The quake on Tuesday, centered near Durres, on the Adriatic coast, came just two months after a temblor in the same area injured dozens and damaged hundreds of homes.

“The first earthquake was terrible, but now we realize how small this was compared to this one,” Mr. Rama said.

The country’s second-largest city, Durres, is home to more than 175,000 people, lies close to where the quake and a swarm of aftershocks were centered, and was hit particularly hard. Residents whose homes were destroyed or damaged spent the night outside, covered in blankets and sitting on mattresses, as workers from the Red Cross distributed food and army officers set up white tents in the city’s stadium.

Even those whose houses seemed intact spent the night outside. “We were afraid to go home and that there would be another big earthquake,” said Burim Ajdini, 29. “Tonight I’m not going to sleep at home.”

There was no indication as to how many people might still be buried in the rubble. Firefighters and emergency search teams had pulled 49 survivors from under the debris by late Wednesday afternoon, sometimes in harrowing rescue missions that took hours, and the search continued for people to rescue.

Xhuliano Palku, the manager of the seven-story hotel Vila Palma in Durres, said that for 20 hours on Tuesday, he had participated in a risky operation to rescue a young man who had been sleeping on the third floor when the building collapsed, trapping him under the debris.

Mr. Palku said that the young man, the hotel owner’s son, had been taken to a hospital after being pulled from the rubble.

The three-star Vila Palma was one of the many buildings in the city to fall, and among the four people who had been sleeping there, Mr. Palku said, one had been found dead.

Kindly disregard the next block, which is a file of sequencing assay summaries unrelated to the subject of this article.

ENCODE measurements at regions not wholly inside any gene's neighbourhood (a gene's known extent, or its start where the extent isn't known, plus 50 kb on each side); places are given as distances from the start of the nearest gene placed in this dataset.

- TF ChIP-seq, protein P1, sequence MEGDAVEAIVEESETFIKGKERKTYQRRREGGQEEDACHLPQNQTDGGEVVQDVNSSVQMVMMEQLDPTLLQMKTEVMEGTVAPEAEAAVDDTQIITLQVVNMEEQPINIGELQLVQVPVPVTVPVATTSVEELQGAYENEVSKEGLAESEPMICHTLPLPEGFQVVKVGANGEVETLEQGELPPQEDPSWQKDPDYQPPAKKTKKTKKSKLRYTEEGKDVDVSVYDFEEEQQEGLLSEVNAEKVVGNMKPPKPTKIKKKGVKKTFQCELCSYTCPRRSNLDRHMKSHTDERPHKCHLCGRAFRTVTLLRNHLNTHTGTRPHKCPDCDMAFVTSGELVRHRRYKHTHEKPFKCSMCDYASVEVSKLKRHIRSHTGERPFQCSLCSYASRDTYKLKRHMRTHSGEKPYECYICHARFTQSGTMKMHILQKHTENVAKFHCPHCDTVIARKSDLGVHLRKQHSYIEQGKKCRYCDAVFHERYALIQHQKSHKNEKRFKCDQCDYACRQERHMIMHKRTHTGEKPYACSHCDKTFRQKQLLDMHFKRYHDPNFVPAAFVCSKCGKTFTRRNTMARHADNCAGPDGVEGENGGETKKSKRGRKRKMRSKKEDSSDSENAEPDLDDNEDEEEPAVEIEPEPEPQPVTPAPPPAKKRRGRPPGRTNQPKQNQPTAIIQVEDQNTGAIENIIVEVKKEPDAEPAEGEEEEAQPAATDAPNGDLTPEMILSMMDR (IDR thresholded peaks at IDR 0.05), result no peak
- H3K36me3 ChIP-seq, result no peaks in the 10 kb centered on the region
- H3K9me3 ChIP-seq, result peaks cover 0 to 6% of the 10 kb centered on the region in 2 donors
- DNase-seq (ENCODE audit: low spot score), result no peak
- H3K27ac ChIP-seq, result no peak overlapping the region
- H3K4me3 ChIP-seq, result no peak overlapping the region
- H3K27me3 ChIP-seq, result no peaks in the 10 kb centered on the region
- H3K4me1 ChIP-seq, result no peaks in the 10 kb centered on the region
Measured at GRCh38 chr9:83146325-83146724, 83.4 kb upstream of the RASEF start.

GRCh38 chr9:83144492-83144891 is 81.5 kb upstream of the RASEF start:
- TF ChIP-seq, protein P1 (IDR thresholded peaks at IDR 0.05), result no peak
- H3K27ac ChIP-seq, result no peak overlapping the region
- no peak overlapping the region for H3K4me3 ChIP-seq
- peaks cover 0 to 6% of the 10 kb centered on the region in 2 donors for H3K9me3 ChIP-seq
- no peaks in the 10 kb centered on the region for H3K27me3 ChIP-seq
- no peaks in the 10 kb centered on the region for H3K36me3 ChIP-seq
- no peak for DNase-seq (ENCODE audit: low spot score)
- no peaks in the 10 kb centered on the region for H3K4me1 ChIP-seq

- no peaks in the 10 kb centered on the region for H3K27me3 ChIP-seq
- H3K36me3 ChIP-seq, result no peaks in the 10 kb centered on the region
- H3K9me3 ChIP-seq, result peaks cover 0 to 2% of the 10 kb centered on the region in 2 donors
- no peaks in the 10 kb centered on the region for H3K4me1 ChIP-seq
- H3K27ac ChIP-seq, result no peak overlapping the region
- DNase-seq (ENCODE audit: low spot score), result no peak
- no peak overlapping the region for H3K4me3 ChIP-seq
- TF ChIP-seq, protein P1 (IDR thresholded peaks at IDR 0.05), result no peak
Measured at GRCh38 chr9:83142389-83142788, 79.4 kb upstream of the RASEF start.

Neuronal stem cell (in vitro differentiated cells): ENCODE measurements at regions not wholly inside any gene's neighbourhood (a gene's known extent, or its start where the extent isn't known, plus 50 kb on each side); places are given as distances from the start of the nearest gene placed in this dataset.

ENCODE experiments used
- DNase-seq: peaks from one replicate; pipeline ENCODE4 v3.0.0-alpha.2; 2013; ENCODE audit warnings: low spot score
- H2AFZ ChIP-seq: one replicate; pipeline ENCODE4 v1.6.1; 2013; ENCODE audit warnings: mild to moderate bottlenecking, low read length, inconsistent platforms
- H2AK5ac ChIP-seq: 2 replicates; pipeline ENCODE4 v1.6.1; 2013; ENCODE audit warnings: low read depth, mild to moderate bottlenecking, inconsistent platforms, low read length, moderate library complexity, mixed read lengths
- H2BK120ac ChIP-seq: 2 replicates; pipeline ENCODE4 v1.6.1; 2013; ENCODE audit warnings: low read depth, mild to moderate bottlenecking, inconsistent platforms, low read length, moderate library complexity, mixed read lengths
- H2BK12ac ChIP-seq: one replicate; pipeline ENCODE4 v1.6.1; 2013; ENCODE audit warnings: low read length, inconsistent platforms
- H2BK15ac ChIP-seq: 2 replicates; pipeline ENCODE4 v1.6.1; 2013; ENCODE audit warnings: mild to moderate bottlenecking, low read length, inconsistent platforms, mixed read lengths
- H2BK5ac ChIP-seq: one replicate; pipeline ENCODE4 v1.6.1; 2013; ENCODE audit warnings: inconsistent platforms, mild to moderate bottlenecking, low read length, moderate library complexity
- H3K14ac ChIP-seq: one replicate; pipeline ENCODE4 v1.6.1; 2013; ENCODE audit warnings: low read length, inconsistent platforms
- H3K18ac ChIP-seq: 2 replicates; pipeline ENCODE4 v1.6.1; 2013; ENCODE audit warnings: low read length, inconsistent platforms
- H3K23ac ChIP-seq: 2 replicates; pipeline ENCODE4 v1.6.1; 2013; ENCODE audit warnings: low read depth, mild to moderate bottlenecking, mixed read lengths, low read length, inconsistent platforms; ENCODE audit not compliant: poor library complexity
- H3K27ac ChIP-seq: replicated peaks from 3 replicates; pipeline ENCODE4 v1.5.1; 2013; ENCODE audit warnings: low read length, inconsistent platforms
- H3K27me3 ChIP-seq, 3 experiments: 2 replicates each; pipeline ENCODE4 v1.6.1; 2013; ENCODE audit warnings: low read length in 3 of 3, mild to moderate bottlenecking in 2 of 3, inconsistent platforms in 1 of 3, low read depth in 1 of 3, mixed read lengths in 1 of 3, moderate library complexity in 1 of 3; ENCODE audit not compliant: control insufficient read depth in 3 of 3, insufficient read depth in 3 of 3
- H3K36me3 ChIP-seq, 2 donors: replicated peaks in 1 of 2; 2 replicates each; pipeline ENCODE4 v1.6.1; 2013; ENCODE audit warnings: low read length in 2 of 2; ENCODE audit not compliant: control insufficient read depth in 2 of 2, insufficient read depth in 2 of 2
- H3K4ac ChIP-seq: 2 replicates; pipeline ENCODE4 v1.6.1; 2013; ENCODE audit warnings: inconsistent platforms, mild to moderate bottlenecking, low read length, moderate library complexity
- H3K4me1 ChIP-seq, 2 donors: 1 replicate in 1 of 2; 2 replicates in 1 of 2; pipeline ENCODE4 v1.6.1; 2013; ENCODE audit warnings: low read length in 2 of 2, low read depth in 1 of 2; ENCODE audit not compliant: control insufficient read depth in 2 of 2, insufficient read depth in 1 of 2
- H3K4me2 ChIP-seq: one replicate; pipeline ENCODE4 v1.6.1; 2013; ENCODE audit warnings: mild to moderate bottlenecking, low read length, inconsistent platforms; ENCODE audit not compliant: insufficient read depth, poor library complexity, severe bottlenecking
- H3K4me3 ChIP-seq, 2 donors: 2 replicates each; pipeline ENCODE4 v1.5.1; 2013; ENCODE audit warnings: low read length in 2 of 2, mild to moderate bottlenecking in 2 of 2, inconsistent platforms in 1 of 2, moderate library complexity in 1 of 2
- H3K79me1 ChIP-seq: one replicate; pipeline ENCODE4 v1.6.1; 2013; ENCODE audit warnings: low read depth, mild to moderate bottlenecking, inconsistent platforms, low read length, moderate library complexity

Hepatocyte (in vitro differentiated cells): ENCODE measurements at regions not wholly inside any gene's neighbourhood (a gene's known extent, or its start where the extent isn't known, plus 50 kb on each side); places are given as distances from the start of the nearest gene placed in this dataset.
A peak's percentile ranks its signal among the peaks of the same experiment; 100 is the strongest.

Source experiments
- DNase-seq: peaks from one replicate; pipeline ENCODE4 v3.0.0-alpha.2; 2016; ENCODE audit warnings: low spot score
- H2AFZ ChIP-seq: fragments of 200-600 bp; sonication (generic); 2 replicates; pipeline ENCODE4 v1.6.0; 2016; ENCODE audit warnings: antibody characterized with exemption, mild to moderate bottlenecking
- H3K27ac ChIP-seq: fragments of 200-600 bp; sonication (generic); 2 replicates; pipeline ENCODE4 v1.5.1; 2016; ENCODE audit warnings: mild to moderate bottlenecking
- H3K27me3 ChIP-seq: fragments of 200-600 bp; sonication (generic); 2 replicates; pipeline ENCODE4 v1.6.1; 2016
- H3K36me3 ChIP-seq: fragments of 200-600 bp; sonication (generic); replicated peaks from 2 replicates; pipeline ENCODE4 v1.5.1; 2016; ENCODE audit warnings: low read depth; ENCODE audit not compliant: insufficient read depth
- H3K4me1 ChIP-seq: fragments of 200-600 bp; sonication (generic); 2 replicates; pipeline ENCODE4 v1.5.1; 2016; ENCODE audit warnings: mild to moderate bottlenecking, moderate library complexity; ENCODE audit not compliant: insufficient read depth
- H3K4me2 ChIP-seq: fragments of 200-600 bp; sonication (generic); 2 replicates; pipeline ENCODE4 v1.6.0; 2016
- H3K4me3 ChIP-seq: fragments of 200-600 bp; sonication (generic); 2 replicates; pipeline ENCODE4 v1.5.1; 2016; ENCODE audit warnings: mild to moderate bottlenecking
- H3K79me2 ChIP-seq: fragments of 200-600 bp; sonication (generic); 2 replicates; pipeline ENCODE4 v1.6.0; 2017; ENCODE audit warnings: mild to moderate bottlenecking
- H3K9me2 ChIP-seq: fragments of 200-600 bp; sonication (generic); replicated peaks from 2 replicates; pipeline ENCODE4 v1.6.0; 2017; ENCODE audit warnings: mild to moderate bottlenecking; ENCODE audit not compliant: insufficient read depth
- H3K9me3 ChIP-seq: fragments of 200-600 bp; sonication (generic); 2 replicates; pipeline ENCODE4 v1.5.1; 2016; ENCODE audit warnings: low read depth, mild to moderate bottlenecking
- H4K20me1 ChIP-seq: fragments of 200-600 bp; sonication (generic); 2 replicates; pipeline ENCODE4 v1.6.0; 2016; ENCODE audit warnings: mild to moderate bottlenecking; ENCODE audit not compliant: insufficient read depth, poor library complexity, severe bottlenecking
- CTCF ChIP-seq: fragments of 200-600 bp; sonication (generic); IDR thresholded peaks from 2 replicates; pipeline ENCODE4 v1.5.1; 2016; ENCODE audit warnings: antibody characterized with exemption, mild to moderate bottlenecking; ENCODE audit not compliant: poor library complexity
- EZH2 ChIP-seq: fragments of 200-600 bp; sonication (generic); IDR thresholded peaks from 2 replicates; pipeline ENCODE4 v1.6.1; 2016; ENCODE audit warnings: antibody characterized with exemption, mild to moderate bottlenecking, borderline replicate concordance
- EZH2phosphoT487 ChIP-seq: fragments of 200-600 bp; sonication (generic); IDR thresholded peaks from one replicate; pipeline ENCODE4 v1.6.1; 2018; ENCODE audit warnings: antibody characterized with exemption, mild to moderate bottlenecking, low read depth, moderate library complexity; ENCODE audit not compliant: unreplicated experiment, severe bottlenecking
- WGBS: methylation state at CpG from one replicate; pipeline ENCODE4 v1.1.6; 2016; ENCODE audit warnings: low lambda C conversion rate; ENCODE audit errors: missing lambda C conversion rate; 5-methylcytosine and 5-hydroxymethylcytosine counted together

“It was a mess, it was a total mess,” Mr. Palku said of the building, which crushed cars that were parked beneath it.

“When I see the hotel, I think it’s a miracle,” he added. “I didn’t think someone could survive in that catastrophic scene.”

Many buildings that didn’t collapse were still declared uninhabitable, their walls crumbled or cracked, making any return too dangerous.

When the quake struck at 3:50 a.m. local time, Engjellushe Methasani, a teacher who lives in Durres, said she packed some documents and rushed her 12-year-old twins and 16-year-old niece to the family apartment’s doorway, as pieces of walls fell around them.

“It ended very abruptly, like turning a key over in a keyhole,” she said of the main shock.

Ms. Methasani said she couldn’t bring herself to return to her apartment, but photos taken by her brother-in-law showed chunks of walls that had collapsed onto the kitchen counter, 9-foot-long cracks in living room walls, and smaller fissures in the bedrooms.

The Albanian government launched an online donation page to help with relocation and reconstruction for hundreds — possibly thousands — of families.

Various countries, including Italy, Montenegro and Serbia, responded to Albania’s call for assistance by sending rescue teams to Durres and to other cities hours after the quake. The Greek foreign minister, Nikos Dendias, visited the seaside city, as 40 Greek emergency workers and a sniffer dog joined the search and rescue effort, according to news reports.

“We too have been through this,” Mr. Dendias told reporters in Durres on Tuesday, “And we are standing by Albanian people and its government, to offer every help we can.”

Ms. Methasani said she and her family had temporarily taken shelter at a relative’s home on the other side of the country.

“Everyone’s life is shattered because we don’t know if we will be able to return to our normal rhythm soon,” she said.